I’m inexplicably tired today, so here’s a Sunday linkdump:
Here is Dan Kois about why writers abandon novels at the New York Times. The short answer is, because they aren’t working, are broken beyond repair and have become a sprawling mess. I guess we all have a manuscript or five like that.
At Charles Stross’ blog Harry Connolly compares the variety of spaghetti sauce and mustard on the supermarket shelves with the variety of genres and subgenres on the bookstore shelves.
I rarely look at the WordPress News section of the WordPress dashboard, but sometimes you can find interesting stuff such as this video of writer Michelle Anderson explaining how she created an interactive novel by embedding media files via a WordPress plug-in. The site in question, The Miracle in July, is here.
Marissa Day continues her series on writing sex at the Book View Café and discusses why women writing openly about sex is not just a good thing but also still controversial to a certain degree, particularly if a female character is the one who pursues sex rather than allows herself to be pursued.
On a related note, Evan Hughes slams a new book discussing the concept of the sexual marketplace at The New Republic.
The first time I came across the whole concept of a sexual marketplace where men buy sex (with gifts, commitment, marriage, etc…), while women sell (against gifts, commitment, marriage, children, etc…), I thought, “Oh God, what a fucked up notion.” Because it’s wrong on so many levels, not just in reducing human interactions to pure economics (unfortunately a common mistake among economists) but also in the assumption that all men ever want from any interaction with a woman is sex, while all women ever want from any interaction with a man is commitment, because – gasp – women can’t actually be enjoying sex for its own sake, can they? Never mind that relationships, dating and sex sound about as enjoyable within this sort of framework as a visit to the dentist.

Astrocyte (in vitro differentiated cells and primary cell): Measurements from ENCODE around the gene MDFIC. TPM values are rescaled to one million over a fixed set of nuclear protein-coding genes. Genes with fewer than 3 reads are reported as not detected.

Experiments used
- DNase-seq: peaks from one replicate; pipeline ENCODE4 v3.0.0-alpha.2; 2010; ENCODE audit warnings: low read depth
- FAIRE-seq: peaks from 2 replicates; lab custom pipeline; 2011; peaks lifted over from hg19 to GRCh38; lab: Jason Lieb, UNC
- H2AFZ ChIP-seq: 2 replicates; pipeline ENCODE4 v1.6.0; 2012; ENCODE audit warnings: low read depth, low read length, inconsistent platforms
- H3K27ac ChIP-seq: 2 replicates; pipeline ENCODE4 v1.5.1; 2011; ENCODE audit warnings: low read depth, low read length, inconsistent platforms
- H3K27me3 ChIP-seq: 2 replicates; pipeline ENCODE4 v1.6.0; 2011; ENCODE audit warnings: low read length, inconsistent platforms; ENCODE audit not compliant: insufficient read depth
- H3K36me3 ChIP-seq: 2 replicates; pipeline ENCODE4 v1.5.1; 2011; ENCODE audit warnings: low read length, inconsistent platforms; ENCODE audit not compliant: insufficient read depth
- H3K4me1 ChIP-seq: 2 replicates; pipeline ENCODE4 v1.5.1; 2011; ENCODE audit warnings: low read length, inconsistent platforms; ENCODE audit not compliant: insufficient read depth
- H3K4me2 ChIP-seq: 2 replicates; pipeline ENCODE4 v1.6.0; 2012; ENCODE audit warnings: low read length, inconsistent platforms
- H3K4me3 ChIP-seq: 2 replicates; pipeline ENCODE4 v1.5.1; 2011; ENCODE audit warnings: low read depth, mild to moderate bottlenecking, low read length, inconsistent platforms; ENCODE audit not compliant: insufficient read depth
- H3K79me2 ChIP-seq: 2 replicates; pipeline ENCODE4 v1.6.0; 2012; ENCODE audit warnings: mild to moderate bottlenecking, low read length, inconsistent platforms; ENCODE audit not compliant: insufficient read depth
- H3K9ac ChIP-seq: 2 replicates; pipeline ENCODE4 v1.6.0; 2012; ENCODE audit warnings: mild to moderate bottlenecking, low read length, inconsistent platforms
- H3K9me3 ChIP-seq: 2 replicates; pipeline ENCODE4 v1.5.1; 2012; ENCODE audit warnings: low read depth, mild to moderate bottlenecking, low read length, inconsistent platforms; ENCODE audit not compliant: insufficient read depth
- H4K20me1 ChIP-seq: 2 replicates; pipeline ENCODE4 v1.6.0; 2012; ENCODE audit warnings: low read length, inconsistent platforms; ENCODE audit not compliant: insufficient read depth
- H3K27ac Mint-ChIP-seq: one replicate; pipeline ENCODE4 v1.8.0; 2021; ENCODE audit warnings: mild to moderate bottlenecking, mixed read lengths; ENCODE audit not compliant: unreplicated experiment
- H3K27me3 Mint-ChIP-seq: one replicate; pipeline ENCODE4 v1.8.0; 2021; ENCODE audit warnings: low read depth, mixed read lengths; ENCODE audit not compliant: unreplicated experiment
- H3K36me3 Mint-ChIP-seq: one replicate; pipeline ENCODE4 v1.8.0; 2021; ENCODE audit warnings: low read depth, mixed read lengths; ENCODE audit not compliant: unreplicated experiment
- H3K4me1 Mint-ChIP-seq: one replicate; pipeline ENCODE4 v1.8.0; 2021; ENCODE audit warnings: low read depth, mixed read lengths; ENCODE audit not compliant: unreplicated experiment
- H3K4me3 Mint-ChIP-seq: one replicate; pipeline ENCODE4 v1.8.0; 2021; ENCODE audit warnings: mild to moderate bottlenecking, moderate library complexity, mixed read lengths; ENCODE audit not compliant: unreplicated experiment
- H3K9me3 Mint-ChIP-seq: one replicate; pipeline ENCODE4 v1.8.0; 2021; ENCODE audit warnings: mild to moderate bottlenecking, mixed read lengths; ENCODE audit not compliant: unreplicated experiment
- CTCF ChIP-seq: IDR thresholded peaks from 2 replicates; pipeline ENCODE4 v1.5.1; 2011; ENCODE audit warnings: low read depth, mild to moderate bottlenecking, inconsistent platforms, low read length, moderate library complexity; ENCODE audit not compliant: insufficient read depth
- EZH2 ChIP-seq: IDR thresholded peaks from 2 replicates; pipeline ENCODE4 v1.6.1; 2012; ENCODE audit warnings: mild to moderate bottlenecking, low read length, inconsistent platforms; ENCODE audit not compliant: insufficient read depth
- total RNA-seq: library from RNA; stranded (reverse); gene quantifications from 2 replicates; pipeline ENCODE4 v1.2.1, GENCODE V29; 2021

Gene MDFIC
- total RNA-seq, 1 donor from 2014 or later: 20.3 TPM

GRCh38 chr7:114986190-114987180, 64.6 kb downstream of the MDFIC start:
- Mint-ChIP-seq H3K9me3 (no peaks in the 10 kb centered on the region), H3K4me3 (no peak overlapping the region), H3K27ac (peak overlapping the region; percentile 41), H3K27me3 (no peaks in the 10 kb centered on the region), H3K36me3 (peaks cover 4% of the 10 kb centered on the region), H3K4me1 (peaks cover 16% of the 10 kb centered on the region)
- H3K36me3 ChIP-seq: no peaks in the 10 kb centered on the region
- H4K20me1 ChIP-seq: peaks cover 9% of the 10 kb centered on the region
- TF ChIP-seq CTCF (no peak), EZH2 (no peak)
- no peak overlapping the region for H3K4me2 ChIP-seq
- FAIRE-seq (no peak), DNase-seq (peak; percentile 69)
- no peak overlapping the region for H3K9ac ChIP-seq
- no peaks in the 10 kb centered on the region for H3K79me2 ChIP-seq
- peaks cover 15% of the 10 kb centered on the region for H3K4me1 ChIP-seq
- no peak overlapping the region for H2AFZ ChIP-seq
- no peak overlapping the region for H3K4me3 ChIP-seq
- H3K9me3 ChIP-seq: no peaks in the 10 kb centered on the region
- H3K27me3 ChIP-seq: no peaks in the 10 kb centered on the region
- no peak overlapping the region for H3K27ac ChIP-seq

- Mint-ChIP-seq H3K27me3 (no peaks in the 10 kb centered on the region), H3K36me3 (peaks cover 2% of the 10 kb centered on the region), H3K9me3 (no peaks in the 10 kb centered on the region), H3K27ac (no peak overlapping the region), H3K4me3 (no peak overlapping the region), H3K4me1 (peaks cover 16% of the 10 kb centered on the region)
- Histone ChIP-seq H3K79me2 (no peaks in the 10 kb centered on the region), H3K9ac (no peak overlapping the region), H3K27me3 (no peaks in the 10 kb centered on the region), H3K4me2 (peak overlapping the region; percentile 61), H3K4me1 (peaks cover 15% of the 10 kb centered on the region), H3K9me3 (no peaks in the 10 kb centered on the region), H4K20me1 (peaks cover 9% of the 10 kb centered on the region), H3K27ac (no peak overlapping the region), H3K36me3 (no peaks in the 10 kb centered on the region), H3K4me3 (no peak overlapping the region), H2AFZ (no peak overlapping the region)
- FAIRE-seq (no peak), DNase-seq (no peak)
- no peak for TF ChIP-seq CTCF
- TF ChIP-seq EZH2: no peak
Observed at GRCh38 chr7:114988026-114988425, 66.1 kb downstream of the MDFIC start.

However, it seems that this concept is sadly common, not just on those terribly misogynist blogs by men who got dumped by their wife/girlfriend and now hate all women but even on blogs written by women who claim to be (and probably believe to be) giving relationship advice to young women. Luckily, it mainly seems to be a US thing, though.
In general, it seems to me as if the US is more conservative with regards to gender roles and definitely more conservative with regards to attitudes towards sex. And in many ways, those assumptions also explain a lot about certain dynamics common in American romance novels, TV shows (Sex and the City might just as well have been about aliens, because those women behaved like no woman I ever met) and other pop cultural phenomena. If you’re reading romance, this can become a problem because it can be difficult to avoid romances with creepy gender dynamics. If you’re writing romance, it can be even more difficult, if many people believe that this is the way things are. Though it’s a challenge to show that relationships can be different.
Shock: Is Maya the Bee anti-semitic? Well, not Maya the Bee herself, though the bee queen does peddle some problematic ideas in the childhood classic. But recent research suggests that the author Waldemar Bonsels most probably was.
Here is yet another “American film is ruined, because Hollywood no longer makes serious adult drama” article from that renown bastion of seriousness GQ. This time around, it’s the people of my generation who are at fault, because we all watched Top Gun (which I’ve never seen BTW) and used it as a model of what film should be like.
I think we all agree that Hollywood is in trouble, but I don’t think that “serious adult drama” or what passes for it in the minds of certain film critics is the only way to go. Treating films – every film and not just “serious adult drama” TM – less as product and more as art would help, though.
And why must those “Hollywood is dying” articles always be so terribly condescending anyway? It was okay, when Theodor W. Adorno railed against the culture industry, but then he was Adorno and a genius and – at least as far as sociologists are concerned – god. At university, we always joked that for sociologits Adorno is god, Habermas is Jesus and Horkheimer the holy spirit.
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